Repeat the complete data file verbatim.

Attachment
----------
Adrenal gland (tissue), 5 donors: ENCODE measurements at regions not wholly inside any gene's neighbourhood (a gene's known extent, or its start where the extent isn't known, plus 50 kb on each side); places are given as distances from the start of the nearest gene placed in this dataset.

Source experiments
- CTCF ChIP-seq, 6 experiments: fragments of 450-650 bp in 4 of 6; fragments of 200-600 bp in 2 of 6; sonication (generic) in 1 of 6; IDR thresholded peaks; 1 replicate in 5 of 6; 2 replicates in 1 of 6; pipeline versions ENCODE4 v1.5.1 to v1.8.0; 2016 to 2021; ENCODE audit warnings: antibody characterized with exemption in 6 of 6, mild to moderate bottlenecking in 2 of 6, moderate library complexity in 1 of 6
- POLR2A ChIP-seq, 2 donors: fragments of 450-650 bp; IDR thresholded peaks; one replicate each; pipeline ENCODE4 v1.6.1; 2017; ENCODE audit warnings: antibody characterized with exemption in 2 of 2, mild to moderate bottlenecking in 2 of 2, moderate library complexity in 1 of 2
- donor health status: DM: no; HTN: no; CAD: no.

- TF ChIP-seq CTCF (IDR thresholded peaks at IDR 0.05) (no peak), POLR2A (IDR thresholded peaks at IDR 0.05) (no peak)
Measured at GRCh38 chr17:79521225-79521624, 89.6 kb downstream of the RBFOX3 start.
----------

Adrenal gland (tissue), 5 donors: ENCODE measurements at regions not wholly inside any gene's neighbourhood (a gene's known extent, or its start where the extent isn't known, plus 50 kb on each side); places are given as distances from the start of the nearest gene placed in this dataset.

Source experiments
- CTCF ChIP-seq, 6 experiments: fragments of 450-650 bp in 4 of 6; fragments of 200-600 bp in 2 of 6; sonication (generic) in 1 of 6; IDR thresholded peaks; 1 replicate in 5 of 6; 2 replicates in 1 of 6; pipeline versions ENCODE4 v1.5.1 to v1.8.0; 2016 to 2021; ENCODE audit warnings: antibody characterized with exemption in 6 of 6, mild to moderate bottlenecking in 2 of 6, moderate library complexity in 1 of 6
- POLR2A ChIP-seq, 2 donors: fragments of 450-650 bp; IDR thresholded peaks; one replicate each; pipeline ENCODE4 v1.6.1; 2017; ENCODE audit warnings: antibody characterized with exemption in 2 of 2, mild to moderate bottlenecking in 2 of 2, moderate library complexity in 1 of 2
- donor health status: DM: no; HTN: no; CAD: no.

- TF ChIP-seq CTCF (IDR thresholded peaks at IDR 0.05) (no peak), POLR2A (IDR thresholded peaks at IDR 0.05) (no peak)
Measured at GRCh38 chr17:79521225-79521624, 89.6 kb downstream of the RBFOX3 start.